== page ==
In a great article in the March 11, 2016 Santa Fe, New Mexican, Michael Abatemarco gives us a superb review of the Museum of New Mexico Alcove Show 16/17.1, and Scott Greene‘s place in the exhibition.
Abatemarco writes, “In the 2013 painting La Bajada Bluff, Scott Greene depicts a bison driven over the edge of a cliff, a historic means of slaughtering buffalo that was used by Native tribes. But Greene’s buffalo has been pushed over by the detritus of modern society, not by hunters, crowded out by a towering mountain of barrels, pipes, discarded electronics, abandoned mobile homes, and other trash that’s become the foundation on which civilization rests. ‘The idea for that painting came from a landfill that’s not too far away; I live in Bernalillo,’ Greene told Pasatiempo. ‘It’s an older landfill. It’s a compaction of stuff that’s been here for a long time. The image was inspired by hiking around and looking at archaeological depositions where you have deposits of different matter that are all compacted together. I started thinking, ‘What are the depositions that we’re creating?’ You’re seeing this bluff that’s sheared away and you see all the stuff that we’re layering up.’ ”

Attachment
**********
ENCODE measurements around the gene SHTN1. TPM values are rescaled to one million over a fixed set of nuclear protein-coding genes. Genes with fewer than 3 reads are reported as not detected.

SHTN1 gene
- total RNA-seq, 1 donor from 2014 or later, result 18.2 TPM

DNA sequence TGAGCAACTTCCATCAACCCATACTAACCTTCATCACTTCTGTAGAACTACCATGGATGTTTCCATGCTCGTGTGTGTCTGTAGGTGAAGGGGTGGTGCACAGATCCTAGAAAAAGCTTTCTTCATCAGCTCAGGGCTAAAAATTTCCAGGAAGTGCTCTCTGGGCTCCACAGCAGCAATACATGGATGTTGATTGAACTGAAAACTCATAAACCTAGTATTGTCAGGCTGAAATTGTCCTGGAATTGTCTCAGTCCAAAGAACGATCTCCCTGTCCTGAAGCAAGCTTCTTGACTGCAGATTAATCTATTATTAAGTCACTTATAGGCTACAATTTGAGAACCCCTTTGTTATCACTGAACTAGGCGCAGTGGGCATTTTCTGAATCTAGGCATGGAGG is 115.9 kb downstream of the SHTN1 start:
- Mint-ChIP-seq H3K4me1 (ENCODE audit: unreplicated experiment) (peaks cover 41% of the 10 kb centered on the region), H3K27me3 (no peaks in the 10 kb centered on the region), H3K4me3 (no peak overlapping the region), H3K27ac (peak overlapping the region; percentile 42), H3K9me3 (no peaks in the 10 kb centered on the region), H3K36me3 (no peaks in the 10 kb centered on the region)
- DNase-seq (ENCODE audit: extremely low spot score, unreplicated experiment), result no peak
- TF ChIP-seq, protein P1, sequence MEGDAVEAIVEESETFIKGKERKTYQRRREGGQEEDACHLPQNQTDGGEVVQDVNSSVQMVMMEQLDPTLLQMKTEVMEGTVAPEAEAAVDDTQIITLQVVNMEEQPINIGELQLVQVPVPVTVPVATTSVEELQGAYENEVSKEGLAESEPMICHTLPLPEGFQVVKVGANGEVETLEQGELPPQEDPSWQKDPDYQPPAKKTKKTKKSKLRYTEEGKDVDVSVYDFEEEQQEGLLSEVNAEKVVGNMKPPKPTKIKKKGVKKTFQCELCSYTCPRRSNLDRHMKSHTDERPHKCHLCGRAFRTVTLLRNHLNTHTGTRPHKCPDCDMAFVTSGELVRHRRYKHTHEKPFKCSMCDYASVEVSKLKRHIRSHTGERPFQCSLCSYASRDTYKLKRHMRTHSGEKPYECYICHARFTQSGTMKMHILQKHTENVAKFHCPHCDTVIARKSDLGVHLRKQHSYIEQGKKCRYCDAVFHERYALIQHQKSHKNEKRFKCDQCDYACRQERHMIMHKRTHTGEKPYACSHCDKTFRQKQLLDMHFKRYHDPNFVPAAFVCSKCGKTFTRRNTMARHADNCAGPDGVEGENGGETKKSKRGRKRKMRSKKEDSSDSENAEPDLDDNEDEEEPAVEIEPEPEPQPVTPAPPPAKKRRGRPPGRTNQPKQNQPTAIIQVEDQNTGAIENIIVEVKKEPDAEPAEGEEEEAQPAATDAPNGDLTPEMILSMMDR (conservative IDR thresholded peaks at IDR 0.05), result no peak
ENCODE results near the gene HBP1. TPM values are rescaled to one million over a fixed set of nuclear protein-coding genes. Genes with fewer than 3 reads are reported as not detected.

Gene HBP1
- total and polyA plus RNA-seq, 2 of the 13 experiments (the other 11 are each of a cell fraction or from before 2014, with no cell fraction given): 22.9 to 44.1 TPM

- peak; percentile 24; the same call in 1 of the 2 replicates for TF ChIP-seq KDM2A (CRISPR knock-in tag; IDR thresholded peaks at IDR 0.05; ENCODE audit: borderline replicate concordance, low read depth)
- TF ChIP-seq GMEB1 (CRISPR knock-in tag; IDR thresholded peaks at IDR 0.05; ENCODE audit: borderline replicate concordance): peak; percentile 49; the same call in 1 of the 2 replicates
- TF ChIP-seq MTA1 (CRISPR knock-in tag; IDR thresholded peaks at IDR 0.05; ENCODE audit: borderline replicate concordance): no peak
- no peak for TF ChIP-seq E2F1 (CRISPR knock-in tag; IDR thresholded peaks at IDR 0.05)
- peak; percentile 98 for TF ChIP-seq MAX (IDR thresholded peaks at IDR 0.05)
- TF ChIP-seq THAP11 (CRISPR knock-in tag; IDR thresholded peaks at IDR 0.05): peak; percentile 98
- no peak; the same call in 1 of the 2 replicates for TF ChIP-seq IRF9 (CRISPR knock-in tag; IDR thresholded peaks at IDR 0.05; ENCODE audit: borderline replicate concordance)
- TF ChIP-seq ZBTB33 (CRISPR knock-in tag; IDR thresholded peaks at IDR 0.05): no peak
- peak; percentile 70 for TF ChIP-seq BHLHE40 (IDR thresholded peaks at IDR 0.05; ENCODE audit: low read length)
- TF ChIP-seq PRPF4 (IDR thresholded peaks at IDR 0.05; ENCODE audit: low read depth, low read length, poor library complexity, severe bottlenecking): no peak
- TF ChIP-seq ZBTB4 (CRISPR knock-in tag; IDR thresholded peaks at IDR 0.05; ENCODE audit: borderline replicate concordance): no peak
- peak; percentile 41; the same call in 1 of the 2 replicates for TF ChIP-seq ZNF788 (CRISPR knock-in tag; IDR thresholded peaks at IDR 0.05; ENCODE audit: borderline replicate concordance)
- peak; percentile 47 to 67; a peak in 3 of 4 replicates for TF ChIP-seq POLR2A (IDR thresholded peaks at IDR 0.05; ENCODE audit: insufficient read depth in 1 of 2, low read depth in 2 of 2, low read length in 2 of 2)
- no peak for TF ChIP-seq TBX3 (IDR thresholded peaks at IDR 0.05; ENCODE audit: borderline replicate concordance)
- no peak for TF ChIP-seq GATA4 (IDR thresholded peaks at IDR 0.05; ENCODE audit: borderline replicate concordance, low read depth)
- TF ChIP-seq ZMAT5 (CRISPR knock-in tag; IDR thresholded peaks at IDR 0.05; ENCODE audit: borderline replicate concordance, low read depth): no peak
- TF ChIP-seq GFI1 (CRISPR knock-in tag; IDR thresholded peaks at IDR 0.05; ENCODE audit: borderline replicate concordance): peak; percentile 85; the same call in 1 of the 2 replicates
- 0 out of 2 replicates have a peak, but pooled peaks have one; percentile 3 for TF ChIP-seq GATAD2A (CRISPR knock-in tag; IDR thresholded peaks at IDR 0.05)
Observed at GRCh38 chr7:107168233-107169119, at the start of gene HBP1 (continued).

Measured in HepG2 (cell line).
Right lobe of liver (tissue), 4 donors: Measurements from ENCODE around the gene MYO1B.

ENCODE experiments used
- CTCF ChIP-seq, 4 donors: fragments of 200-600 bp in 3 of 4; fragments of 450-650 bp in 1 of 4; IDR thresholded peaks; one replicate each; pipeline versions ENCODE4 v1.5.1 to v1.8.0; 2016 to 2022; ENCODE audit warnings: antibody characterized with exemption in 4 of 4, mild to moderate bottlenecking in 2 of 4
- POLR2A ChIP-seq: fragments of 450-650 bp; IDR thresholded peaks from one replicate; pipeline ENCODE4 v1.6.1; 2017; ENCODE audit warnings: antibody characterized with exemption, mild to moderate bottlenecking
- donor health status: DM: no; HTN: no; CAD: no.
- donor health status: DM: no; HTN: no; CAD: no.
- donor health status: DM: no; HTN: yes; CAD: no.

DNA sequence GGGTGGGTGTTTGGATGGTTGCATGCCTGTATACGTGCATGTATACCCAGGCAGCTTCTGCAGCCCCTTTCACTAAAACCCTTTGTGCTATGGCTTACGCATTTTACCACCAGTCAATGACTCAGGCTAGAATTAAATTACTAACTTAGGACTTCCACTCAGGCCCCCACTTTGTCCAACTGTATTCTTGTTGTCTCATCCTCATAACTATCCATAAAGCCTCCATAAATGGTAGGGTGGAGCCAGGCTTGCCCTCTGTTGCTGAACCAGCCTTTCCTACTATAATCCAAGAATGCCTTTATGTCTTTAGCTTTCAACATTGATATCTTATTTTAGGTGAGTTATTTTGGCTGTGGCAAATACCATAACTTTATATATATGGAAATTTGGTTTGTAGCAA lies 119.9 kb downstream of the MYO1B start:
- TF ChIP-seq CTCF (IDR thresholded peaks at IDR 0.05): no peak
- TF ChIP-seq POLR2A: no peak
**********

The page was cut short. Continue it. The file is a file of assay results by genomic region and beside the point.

A copy of the article is here.